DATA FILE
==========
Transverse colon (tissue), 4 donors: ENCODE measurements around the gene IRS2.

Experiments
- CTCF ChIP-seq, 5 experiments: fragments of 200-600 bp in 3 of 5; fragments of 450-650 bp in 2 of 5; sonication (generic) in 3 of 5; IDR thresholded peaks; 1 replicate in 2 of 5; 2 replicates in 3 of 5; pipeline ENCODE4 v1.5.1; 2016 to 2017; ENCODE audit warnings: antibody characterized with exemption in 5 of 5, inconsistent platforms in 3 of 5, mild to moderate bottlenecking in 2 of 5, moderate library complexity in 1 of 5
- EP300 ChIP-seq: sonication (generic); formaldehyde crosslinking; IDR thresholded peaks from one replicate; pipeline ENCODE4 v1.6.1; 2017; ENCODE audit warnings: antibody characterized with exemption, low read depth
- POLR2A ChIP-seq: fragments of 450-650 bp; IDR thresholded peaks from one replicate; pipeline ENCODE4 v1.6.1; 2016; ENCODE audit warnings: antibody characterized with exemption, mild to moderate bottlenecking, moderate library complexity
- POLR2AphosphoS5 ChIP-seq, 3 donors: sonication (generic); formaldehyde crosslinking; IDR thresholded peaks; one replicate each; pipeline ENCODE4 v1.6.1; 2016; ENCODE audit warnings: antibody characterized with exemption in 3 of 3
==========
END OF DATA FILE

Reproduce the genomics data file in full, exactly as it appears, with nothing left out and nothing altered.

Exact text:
Transverse colon (tissue), 4 donors: ENCODE measurements around the gene IRS2.

Experiments
- CTCF ChIP-seq, 5 experiments: fragments of 200-600 bp in 3 of 5; fragments of 450-650 bp in 2 of 5; sonication (generic) in 3 of 5; IDR thresholded peaks; 1 replicate in 2 of 5; 2 replicates in 3 of 5; pipeline ENCODE4 v1.5.1; 2016 to 2017; ENCODE audit warnings: antibody characterized with exemption in 5 of 5, inconsistent platforms in 3 of 5, mild to moderate bottlenecking in 2 of 5, moderate library complexity in 1 of 5
- EP300 ChIP-seq: sonication (generic); formaldehyde crosslinking; IDR thresholded peaks from one replicate; pipeline ENCODE4 v1.6.1; 2017; ENCODE audit warnings: antibody characterized with exemption, low read depth
- POLR2A ChIP-seq: fragments of 450-650 bp; IDR thresholded peaks from one replicate; pipeline ENCODE4 v1.6.1; 2016; ENCODE audit warnings: antibody characterized with exemption, mild to moderate bottlenecking, moderate library complexity
- POLR2AphosphoS5 ChIP-seq, 3 donors: sonication (generic); formaldehyde crosslinking; IDR thresholded peaks; one replicate each; pipeline ENCODE4 v1.6.1; 2016; ENCODE audit warnings: antibody characterized with exemption in 3 of 3